Bears fire coach Lovie Smith after 9 seasons

LAKE FOREST, Ill. — The Chicago Bears fired coach Lovie Smith on Monday after the team missed the playoffs for the fifth time in six seasons.

Smith was informed of the decision by general manager Phil Emery on the day after the Bears beat Detroit to finish 10-6 but still didn’t make the playoffs.

Smith led the Bears to a Super Bowl, but also saw his team collapse in the second half of the past two seasons. Hired in 2004, Smith led the Bears to three division titles, two NFC title games and a 2007 Super Bowl appearance in his nine seasons. His record is 81-63, and he leaves with one year left on his contract.

The Bears scheduled a news conference Tuesday to discuss the move.

Even though Chicago closed with a win, the Bears needed a loss by Minnesota to get into the playoffs. The Vikings, though, beat Green Bay to clinch a postseason spot, leaving Chicago as the second team since the postseason expanded to 12 teams to miss out after a 7-1 start. The other was Washington in 1996.

Smith’s record ranks third on the Bears’ all-time list, behind George Halas and Mike Ditka.

The highlight of his tenure was the run to the title game that ended with a loss to the Indianapolis Colts. It was the first time two black coaches met for the championship, with Smith going against his mentor Tony Dungy.

The Bears made the playoffs just three times and posted three postseason victories under Smith. The 2010 team beat Seattle after the Seahawks won their division with a 7-9 record, but the Bears lost to Green Bay in the NFC title game at Soldier Field.

There was speculation Smith would be let go following the 2011 team’s collapse, but he got one more year while general manager Jerry Angelo was fired.

Ultimately, the struggles on offense did him in.

Known for solid defenses, Smith oversaw a unit that was consistently effective and at times ranked among the league’s best with stars such as Brian Urlacher, Lance Briggs and later Julius Peppers. Smith emphasized taking the ball away from the opposition, and no team did it more than the Bears with 310 during his tenure.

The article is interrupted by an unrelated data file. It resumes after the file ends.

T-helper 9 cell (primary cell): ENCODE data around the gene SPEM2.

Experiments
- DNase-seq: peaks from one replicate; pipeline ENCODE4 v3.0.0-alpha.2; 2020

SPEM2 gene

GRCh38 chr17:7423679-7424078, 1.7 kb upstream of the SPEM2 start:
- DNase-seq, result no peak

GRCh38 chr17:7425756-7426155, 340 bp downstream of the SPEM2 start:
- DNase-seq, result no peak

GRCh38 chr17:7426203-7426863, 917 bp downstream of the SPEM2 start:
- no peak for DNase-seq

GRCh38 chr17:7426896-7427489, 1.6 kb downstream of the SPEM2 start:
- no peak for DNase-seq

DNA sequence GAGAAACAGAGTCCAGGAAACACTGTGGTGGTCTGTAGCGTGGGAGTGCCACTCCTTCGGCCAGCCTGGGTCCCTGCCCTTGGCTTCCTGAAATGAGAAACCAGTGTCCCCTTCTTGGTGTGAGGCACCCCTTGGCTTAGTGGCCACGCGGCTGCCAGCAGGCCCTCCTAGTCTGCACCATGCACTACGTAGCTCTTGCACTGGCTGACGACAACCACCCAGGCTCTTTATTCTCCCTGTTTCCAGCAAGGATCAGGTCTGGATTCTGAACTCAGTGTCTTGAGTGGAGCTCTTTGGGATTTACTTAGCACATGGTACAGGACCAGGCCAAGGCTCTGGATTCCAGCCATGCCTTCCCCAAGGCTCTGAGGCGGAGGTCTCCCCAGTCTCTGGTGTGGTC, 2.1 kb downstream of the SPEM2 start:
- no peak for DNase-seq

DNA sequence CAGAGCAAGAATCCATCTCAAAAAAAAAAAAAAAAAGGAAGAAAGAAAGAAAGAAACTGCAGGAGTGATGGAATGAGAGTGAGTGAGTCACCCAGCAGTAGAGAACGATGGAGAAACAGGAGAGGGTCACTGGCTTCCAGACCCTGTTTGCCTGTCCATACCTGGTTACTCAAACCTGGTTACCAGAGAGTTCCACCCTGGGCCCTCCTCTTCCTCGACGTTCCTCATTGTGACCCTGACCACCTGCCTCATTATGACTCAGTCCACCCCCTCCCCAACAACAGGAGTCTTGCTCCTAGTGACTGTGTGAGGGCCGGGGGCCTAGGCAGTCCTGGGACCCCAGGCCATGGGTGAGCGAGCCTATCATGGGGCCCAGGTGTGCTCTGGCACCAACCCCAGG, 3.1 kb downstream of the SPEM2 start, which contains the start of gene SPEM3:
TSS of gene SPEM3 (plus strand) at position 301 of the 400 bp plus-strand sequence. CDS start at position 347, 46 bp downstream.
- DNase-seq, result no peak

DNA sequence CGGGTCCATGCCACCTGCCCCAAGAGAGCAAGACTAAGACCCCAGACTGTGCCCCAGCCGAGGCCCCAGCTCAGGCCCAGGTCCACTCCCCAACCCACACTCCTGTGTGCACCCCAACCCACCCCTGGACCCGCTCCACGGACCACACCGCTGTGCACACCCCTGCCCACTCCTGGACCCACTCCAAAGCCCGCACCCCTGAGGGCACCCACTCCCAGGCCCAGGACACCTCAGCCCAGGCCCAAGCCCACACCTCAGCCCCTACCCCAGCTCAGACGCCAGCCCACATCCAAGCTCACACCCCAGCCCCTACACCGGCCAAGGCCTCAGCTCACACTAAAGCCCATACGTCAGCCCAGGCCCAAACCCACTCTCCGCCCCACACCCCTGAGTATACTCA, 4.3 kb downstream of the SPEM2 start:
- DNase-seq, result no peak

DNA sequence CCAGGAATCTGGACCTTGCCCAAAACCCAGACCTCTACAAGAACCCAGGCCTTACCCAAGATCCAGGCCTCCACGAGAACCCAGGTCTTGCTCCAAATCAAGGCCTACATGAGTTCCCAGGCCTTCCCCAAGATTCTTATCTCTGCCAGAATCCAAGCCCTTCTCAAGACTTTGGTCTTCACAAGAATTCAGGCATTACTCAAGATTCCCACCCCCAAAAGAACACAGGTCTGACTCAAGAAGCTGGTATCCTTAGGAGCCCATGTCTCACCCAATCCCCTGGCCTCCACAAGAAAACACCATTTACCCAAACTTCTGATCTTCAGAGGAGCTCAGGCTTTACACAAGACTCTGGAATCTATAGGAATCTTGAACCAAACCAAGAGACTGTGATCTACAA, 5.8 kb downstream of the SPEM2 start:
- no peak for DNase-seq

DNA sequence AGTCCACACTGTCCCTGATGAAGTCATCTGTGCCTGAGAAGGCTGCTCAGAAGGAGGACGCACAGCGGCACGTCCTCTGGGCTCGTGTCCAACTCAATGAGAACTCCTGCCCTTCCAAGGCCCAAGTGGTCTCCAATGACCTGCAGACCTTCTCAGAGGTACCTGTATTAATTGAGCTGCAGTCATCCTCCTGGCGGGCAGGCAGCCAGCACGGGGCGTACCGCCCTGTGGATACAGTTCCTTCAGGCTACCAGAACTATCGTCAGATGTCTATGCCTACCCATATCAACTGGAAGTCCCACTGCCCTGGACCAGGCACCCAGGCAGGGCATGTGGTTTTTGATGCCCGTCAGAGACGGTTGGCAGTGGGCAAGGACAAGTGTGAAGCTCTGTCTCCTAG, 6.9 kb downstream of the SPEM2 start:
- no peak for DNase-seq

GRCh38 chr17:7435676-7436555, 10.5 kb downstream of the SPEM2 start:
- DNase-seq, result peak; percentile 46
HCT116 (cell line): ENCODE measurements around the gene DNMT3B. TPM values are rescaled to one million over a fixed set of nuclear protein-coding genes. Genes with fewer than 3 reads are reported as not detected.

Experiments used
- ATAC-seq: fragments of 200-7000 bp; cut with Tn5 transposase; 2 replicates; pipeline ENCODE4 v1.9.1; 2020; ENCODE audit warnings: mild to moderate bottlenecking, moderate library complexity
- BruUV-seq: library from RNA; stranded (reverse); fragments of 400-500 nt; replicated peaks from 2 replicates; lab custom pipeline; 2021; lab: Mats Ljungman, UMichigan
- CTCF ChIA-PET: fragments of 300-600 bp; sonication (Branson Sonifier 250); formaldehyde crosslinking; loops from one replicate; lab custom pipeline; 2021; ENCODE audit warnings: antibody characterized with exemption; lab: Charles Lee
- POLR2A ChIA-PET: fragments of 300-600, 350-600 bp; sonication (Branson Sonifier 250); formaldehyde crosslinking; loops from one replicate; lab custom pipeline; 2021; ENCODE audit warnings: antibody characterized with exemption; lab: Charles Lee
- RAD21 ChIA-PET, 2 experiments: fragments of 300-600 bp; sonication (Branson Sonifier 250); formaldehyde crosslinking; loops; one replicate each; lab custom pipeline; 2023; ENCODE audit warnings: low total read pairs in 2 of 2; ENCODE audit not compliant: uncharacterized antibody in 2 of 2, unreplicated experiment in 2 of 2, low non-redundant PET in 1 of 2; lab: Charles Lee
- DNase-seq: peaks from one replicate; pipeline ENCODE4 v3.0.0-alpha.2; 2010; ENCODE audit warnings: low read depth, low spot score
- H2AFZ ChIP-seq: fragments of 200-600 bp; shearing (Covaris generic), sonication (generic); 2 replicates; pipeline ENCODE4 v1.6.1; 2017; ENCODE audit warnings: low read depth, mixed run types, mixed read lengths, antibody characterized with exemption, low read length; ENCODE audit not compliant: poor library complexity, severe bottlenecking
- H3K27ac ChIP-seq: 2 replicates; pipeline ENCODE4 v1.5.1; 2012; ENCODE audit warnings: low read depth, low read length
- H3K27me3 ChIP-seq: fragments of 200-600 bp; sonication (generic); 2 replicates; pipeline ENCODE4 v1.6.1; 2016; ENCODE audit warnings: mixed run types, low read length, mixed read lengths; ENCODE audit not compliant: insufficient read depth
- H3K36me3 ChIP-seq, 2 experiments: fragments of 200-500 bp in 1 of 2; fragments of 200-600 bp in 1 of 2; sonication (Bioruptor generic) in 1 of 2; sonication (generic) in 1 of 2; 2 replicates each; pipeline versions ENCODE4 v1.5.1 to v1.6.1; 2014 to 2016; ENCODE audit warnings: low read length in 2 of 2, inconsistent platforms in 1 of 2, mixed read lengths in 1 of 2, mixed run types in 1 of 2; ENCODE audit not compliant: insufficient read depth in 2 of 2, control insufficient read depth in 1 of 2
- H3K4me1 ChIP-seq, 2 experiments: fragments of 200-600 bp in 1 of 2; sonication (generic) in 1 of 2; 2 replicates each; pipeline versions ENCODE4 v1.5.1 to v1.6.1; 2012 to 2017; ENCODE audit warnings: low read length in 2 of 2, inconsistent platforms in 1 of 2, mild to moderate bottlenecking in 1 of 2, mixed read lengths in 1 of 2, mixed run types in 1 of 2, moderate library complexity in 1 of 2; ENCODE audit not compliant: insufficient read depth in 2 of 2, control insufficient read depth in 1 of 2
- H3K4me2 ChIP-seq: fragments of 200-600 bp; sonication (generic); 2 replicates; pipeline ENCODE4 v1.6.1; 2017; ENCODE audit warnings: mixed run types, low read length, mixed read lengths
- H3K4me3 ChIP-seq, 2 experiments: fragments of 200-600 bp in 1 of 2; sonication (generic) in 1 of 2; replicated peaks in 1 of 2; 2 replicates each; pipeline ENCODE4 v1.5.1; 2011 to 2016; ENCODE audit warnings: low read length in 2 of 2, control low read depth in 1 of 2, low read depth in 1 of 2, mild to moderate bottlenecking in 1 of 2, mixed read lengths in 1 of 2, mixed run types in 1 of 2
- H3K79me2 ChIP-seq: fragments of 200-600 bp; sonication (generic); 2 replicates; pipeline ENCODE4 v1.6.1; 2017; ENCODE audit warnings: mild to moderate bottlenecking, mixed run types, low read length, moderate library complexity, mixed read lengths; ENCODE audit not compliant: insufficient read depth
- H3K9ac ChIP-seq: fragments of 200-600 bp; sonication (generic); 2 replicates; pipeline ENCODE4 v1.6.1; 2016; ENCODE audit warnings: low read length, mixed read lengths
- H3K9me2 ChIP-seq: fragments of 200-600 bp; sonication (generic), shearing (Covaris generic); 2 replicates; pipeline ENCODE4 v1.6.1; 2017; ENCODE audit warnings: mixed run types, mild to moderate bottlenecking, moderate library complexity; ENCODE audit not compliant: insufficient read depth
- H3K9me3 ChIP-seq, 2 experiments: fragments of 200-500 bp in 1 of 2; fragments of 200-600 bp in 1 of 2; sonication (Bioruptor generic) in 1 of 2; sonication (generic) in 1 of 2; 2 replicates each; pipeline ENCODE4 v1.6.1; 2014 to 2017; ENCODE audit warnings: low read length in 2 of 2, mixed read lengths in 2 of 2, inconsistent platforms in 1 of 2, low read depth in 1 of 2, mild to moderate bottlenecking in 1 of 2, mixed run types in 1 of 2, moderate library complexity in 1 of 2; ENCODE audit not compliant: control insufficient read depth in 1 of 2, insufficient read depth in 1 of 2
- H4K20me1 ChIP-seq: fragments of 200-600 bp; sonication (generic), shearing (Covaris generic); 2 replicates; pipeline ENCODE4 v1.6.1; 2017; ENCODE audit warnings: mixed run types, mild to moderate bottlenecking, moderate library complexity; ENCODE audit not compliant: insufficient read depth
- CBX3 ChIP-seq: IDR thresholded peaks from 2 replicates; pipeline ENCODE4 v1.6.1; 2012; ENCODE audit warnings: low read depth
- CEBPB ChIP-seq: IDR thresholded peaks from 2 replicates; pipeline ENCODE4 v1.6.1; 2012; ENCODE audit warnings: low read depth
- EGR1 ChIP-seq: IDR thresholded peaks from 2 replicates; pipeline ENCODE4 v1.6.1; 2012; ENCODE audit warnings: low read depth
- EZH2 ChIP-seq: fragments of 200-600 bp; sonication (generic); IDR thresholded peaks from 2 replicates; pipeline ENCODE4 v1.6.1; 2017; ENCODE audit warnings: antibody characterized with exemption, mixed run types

But on the other side, it was a different story.

Smith went through four offensive coordinators in Terry Shea, Ron Turner, Mike Martz and Mike Tice. He never could find the right formula, even as the Bears acquired stars such as quarterback Jay Cutler and receiver Brandon Marshall over the years.

The offensive line has struggled in a big way over the past few seasons after age took its toll on a group that was a strength during the 2005 and 2006 playoff seasons. The Bears were never able to replenish, spending first-round picks on Chris Williams (2008) and Gabe Carimi (2011) that did not pan out.

Williams had his contract terminated in October, ending a disappointing run, and Carimi struggled this season after missing most of his rookie year with a knee injury.

While Angelo took the fall after last season, Smith was not without blame in the personnel issues over the years. He pushed to bring in former Rams offensive lineman Orlando Pace and safety Adam Archuleta, players who succeeded in St. Louis when Smith was the defensive coordinator there but were busts with the Bears.

He had no bigger supporter than team matriarch Virginia McCaskey, but the fans seemed split on him. To some, he was a picture of calm, a coach who never lost his composure and never criticized his players in public, the anti-Ditka if you will.

History suggests fans who are clamoring for a high-profile replacement such as Bill Cowher or Jon Gruden might be disappointed. The last time the Bears went with an experienced NFL head coach was when Halas returned to the sideline in 1958.

They might, however, go with an offensive-minded coach for the first time since Mike Ditka was fired after the 1992 season, given the issues in that area.

That the Bears would be in this spot seemed unthinkable after they ripped Tennessee 51-20 on Nov. 4. They were sailing along at 7-1 and eyeing a big playoff run after collapsing the previous season, with the defense taking the ball away and scoring at an eye-opening rate to compensate for a struggling offense, but the schedule took a tougher turn.

They dropped back-to-back games to Houston and San Francisco and five of six in all before closing out with wins at Arizona and Detroit. Injuries mounted along the way, and what looked like a playoff run slipped from their grasp, just as it did after a promising start in 2011.

That year, they won seven of their first 10 only to wind up at 8-8 after a monumental collapse sparked by a season-ending injury to Cutler.

While Angelo was fired, Smith got spared and Emery took the job with a mandate to keep the coach at least one more year.

He quickly went to work retooling the roster, landing Marshall in a blockbuster trade with Miami that reunited Cutler with his favorite target in Denver.

He also added depth in other areas, bringing in Jason Campbell as the backup quarterback after Caleb Hanie failed the previous season and teaming running back Michael Bush in the backfield with Matt Forte.

All those moves sent expectations soaring. The results were awfully familiar, though.

Now, Smith’s out of a job.

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